First drive: 2016 Lincoln MKX in the UAE
Lincoln is not a brand that registers in anyone’s minds when shopping for a luxury car. Generally regarded as just better-trimmed versions of Fords, a proper effort has been made on the newer models to actually differentiate them from their Ford platform-mates. Take this 2016 Lincoln MKX for instance. It’s pretty darn good.
The new MKX is based on the latest Ford Edge, although we didn’t find a single clue to that from the exterior design. Absolutely nothing visual is shared with the Edge as far as we can see. However, while it’s a very handsome design, it won’t get anyone’s heart racing.
Inside, there is generous use of soft-touch materials and leather trimmings, while again, absolutely nothing is shared with its Ford sibling, aside from the SYNC infotainment touchscreen. It’s all done very nicely, although having the gear-selection buttons on the dash alongside the touchscreen can take a little getting used to.
Those are just some of the tech features in this car. The SYNC touchscreen is more responsive than ever before, although still featuring small graphics. The panoramic roof extends over the rear passengers, and the foot-waving to open the tailgate is a nice feature. The stereo is also good, as are the safety features that include blind-spot monitoring, seat coolers, all-round cameras and inflatable rear seat-belts.
Cabin space is very good both front and back in this 5-seater, and all-round visibility is better than before. The boot is also pretty big, with as much floor space as some full-size SUVs.
Powered by a ridiculously good 330 hp turbocharged 2.7-litre EcoBoost V6 in top trim, with 501 Nm of torque on tap. Mated to that button-operated 6-speed automatic with paddle shifters as well as all-wheel-drive, the car always feels quick at any speed, with a muffled roar at full throttle.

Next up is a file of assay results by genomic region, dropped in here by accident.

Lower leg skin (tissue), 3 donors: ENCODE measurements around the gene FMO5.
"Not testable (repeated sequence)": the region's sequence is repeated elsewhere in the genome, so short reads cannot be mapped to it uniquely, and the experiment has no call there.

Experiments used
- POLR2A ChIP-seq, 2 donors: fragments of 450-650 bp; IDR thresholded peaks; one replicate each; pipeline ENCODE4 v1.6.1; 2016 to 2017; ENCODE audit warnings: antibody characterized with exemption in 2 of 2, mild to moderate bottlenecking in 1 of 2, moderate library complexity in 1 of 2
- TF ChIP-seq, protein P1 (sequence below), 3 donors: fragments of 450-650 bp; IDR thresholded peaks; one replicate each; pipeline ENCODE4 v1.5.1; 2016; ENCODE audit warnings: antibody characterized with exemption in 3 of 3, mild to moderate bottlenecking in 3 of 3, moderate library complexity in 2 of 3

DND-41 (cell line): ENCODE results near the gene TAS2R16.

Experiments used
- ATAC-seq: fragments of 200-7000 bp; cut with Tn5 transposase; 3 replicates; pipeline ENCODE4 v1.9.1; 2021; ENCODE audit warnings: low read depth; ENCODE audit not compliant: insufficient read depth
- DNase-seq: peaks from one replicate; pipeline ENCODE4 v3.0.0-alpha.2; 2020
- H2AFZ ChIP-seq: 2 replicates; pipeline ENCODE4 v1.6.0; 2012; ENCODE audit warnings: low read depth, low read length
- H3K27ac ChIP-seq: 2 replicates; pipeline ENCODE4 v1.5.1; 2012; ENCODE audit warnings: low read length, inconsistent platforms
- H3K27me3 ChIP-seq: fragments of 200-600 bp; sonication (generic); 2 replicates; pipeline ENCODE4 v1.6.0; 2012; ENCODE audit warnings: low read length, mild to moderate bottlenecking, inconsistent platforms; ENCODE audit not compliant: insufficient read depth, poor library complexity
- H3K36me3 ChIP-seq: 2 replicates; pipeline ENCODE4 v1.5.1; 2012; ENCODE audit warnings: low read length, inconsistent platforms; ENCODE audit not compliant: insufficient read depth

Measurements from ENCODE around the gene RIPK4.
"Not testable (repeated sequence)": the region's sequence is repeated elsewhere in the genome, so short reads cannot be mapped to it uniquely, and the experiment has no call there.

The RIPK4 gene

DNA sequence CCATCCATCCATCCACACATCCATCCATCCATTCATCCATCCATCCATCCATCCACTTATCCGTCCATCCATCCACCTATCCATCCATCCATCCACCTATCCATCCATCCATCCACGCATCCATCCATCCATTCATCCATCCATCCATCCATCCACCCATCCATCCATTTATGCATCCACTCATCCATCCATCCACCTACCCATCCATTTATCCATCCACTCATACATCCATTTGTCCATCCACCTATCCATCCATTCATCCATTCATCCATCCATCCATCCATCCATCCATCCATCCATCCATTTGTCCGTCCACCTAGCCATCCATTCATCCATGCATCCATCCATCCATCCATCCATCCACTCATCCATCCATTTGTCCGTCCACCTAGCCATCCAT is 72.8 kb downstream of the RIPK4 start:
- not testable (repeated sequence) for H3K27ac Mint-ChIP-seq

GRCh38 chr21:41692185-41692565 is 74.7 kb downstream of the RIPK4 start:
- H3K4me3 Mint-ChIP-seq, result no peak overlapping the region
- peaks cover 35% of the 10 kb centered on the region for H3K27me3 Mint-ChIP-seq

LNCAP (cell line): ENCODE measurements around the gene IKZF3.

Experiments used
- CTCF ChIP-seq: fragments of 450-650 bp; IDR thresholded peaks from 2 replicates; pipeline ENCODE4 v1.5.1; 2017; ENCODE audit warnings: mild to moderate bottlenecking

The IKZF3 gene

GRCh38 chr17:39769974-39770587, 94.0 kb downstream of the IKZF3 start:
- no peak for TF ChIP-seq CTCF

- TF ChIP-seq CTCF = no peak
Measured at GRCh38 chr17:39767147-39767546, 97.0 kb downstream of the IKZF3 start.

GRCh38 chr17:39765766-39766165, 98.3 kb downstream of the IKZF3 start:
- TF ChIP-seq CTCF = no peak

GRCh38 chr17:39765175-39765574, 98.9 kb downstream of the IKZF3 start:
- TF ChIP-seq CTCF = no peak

It’s not quite the driver’s car, with barely-bolstered front seats and mild steering feedback, but the latter is still well-weighted for most driving situations, even if on the lighter side. Add to that the good body control, decent brakes, high grip limits and that turbo torque, the MKX can be fairly entertaining to drive, more so than the similarly-priced Land Rover Discovery Sport. The MKX is quieter and rides better as well, using its optional new adaptive suspension setup.
Our quick impression is that the Lincoln MKX appears to be a very, very good crossover. We could not find any major faults with it. However, while it is well-priced in base and mid-level trims, the top version that we drove almost approaches the price bracket of better-established vehicles such as the 7-seater Audi Q7 and even the fancy new Volvo XC90. The Lincoln is quicker and more agile than both, so our pick would be one of the lower-optioned MKXs as a better value proposition. More realistic rivals are the softer-driving Lexus RX and the aging Cadillac SRX. Heck, the MKX’s direct competition may even come from its own sibling in the form of the smaller Lincoln MKC that looks almost the same.
For prices and specs, visit the Lincoln buyer guide.
Photos by Mashfique Hussain Chowdhury.